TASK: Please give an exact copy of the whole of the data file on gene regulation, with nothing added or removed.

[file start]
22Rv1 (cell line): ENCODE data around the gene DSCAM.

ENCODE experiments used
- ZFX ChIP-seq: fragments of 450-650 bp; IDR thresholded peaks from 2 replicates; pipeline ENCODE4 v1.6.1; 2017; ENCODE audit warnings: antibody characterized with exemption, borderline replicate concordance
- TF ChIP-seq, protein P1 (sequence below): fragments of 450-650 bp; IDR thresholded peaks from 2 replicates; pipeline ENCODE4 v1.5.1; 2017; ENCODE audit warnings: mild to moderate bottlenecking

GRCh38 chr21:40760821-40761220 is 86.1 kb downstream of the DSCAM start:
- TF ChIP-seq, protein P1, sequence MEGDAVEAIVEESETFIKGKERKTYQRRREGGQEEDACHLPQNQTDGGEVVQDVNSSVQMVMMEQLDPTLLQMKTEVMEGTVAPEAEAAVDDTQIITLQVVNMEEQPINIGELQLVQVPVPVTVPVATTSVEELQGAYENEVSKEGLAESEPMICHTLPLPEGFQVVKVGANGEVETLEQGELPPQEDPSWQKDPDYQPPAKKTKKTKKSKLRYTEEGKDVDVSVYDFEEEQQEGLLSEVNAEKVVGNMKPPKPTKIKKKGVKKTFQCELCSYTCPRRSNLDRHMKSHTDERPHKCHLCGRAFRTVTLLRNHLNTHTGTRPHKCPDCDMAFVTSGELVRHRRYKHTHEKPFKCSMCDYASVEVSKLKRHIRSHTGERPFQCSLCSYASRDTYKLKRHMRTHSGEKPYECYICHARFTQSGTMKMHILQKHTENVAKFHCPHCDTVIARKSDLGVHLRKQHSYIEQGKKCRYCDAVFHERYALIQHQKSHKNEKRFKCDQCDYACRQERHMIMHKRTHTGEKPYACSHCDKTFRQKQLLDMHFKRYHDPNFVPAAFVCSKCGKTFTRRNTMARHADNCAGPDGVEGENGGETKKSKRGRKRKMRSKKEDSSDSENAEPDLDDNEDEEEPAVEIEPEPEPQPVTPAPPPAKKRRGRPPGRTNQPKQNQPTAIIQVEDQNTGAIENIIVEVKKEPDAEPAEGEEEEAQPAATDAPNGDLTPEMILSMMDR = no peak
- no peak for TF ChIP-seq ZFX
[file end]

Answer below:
22Rv1 (cell line): ENCODE data around the gene DSCAM.

ENCODE experiments used
- ZFX ChIP-seq: fragments of 450-650 bp; IDR thresholded peaks from 2 replicates; pipeline ENCODE4 v1.6.1; 2017; ENCODE audit warnings: antibody characterized with exemption, borderline replicate concordance
- TF ChIP-seq, protein P1 (sequence below): fragments of 450-650 bp; IDR thresholded peaks from 2 replicates; pipeline ENCODE4 v1.5.1; 2017; ENCODE audit warnings: mild to moderate bottlenecking

GRCh38 chr21:40760821-40761220 is 86.1 kb downstream of the DSCAM start:
- TF ChIP-seq, protein P1, sequence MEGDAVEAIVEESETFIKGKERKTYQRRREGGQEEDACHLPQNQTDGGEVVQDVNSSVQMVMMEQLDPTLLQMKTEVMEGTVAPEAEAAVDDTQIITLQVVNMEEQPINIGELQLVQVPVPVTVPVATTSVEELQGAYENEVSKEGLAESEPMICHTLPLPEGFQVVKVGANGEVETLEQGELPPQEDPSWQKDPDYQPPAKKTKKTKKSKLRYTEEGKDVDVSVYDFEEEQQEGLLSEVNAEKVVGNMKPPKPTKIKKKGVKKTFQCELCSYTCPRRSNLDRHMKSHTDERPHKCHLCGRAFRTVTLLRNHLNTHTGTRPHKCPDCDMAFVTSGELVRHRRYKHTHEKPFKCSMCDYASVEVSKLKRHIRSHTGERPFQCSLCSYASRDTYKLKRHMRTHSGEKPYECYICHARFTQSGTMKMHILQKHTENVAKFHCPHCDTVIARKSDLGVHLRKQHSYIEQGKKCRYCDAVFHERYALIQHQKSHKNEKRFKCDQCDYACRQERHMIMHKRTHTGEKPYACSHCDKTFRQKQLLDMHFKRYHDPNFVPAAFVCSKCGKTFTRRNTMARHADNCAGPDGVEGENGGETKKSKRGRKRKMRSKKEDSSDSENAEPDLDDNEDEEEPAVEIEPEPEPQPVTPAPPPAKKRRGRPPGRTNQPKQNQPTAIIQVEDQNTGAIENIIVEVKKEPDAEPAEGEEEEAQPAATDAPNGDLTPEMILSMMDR = no peak
- no peak for TF ChIP-seq ZFX